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Sharma Shields' highly anticipated novel The Cassandra recounts a dark slice of state history with a prescience for the future of nuclear politics

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Author Sharma Shields - YOUNG KWAK
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She was spun up from wild threads of imagination, yet Mildred Groves is at once a reflection of our darkest selves and a beacon of warning for a potentially dire future.

Groves is the troubled and simultaneously empowered protagonist of award-winning Spokane author Sharma Shields' sophomore novel, The Cassandra. Releasing on Feb. 12 with a launch party at the Spokane Public Library's downtown branch, the book's plot centers around the nuclear weapons program at Washington state's Hanford Site during World War II.

While deeply rooted in the recorded history of the 586-acre site bordering the southern reaches of the Columbia River, Shields' story was also heavily influenced by the ancient Greeks' epic Cassandra myth. The tragic princess of Troy was gifted with accurate foresight of the future, but likewise cursed because no one believed her prophecies. So, too, is Mildred Groves, an unusual young woman from rural Omak, Washington.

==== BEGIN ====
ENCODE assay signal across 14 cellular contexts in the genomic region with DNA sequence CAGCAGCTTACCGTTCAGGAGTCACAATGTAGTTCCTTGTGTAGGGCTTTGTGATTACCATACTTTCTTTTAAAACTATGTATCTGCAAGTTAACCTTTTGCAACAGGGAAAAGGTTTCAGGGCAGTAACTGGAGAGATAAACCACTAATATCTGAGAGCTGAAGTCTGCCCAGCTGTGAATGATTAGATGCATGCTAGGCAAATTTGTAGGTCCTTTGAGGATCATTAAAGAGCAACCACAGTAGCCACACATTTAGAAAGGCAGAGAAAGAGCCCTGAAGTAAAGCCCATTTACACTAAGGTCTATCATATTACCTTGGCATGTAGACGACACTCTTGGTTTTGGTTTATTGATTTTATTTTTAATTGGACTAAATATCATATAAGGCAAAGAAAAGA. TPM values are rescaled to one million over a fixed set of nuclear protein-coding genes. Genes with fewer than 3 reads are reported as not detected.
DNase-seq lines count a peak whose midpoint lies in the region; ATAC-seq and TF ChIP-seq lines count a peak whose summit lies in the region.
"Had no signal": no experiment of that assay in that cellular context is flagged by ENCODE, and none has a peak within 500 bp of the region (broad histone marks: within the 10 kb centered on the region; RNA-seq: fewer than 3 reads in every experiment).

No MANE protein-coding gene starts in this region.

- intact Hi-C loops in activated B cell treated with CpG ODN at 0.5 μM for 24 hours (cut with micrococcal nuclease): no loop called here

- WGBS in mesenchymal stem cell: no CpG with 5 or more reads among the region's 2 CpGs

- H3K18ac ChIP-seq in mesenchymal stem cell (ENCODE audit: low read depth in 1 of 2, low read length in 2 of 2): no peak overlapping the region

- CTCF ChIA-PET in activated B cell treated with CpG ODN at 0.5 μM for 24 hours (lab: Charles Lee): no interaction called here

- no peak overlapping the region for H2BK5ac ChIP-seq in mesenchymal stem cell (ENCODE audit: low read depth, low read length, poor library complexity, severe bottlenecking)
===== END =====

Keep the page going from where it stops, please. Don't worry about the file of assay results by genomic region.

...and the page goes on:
"I've loved Greek myths since I was a little girl," Shields says. "It was my gateway drug to all things mythological and monstrous. I read myths before I read fairy tales, and that has always been a strong pull in my work, touching on those stories and using those metaphors from mythology."

Not unlike her 2015 debut and Washington State Book Award-winning novel, The Sasquatch Hunter's Almanac, in which a man struggles to process his mother's abandonment for an intimate relationship with Bigfoot, The Cassandra hovers between realistic fiction and fabulism. To balance the novel's fantastical protagonist who sees the future, Shields was mindful not to take too much creative liberty with the historical details she discovered while researching Hanford and the often grisly experiences of its wartime workforce.

The Cassandra begins in 1944 as Mildred Groves lands her ticket to freedom from an oppressive home life in the form of a well-paying secretarial job at Hanford, where she is then assigned to assist one of the site's top scientists. Like the majority of its wartime employees, Mildred isn't informed of what "the product," as the top-secret nuclear weapons project was called, being manufactured there really is.